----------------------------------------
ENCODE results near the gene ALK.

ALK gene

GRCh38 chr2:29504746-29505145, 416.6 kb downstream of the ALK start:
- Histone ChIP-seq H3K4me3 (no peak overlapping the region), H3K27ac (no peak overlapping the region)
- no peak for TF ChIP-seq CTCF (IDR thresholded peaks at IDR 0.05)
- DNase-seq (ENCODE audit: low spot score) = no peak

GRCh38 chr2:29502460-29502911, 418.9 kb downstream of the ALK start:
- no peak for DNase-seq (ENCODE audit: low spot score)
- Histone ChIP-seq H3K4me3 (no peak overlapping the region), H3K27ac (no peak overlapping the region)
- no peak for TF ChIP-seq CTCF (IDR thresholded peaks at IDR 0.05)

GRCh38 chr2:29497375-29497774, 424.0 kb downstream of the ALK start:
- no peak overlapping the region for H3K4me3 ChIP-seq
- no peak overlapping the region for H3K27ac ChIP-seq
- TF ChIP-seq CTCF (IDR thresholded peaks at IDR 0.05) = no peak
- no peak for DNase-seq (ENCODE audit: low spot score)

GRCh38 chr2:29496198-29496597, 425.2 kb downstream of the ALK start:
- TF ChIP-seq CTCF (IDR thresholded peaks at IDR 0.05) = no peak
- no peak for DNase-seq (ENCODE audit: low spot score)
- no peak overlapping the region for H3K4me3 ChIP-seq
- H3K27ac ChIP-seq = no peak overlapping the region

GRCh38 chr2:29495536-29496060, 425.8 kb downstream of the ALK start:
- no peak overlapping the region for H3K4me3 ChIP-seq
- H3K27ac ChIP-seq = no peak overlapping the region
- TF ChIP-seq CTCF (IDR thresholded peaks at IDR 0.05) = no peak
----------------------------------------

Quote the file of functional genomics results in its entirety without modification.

ENCODE results near the gene ALK.

ALK gene

GRCh38 chr2:29504746-29505145, 416.6 kb downstream of the ALK start:
- Histone ChIP-seq H3K4me3 (no peak overlapping the region), H3K27ac (no peak overlapping the region)
- no peak for TF ChIP-seq CTCF (IDR thresholded peaks at IDR 0.05)
- DNase-seq (ENCODE audit: low spot score) = no peak

GRCh38 chr2:29502460-29502911, 418.9 kb downstream of the ALK start:
- no peak for DNase-seq (ENCODE audit: low spot score)
- Histone ChIP-seq H3K4me3 (no peak overlapping the region), H3K27ac (no peak overlapping the region)
- no peak for TF ChIP-seq CTCF (IDR thresholded peaks at IDR 0.05)

GRCh38 chr2:29497375-29497774, 424.0 kb downstream of the ALK start:
- no peak overlapping the region for H3K4me3 ChIP-seq
- no peak overlapping the region for H3K27ac ChIP-seq
- TF ChIP-seq CTCF (IDR thresholded peaks at IDR 0.05) = no peak
- no peak for DNase-seq (ENCODE audit: low spot score)

GRCh38 chr2:29496198-29496597, 425.2 kb downstream of the ALK start:
- TF ChIP-seq CTCF (IDR thresholded peaks at IDR 0.05) = no peak
- no peak for DNase-seq (ENCODE audit: low spot score)
- no peak overlapping the region for H3K4me3 ChIP-seq
- H3K27ac ChIP-seq = no peak overlapping the region

GRCh38 chr2:29495536-29496060, 425.8 kb downstream of the ALK start:
- no peak overlapping the region for H3K4me3 ChIP-seq
- H3K27ac ChIP-seq = no peak overlapping the region
- TF ChIP-seq CTCF (IDR thresholded peaks at IDR 0.05) = no peak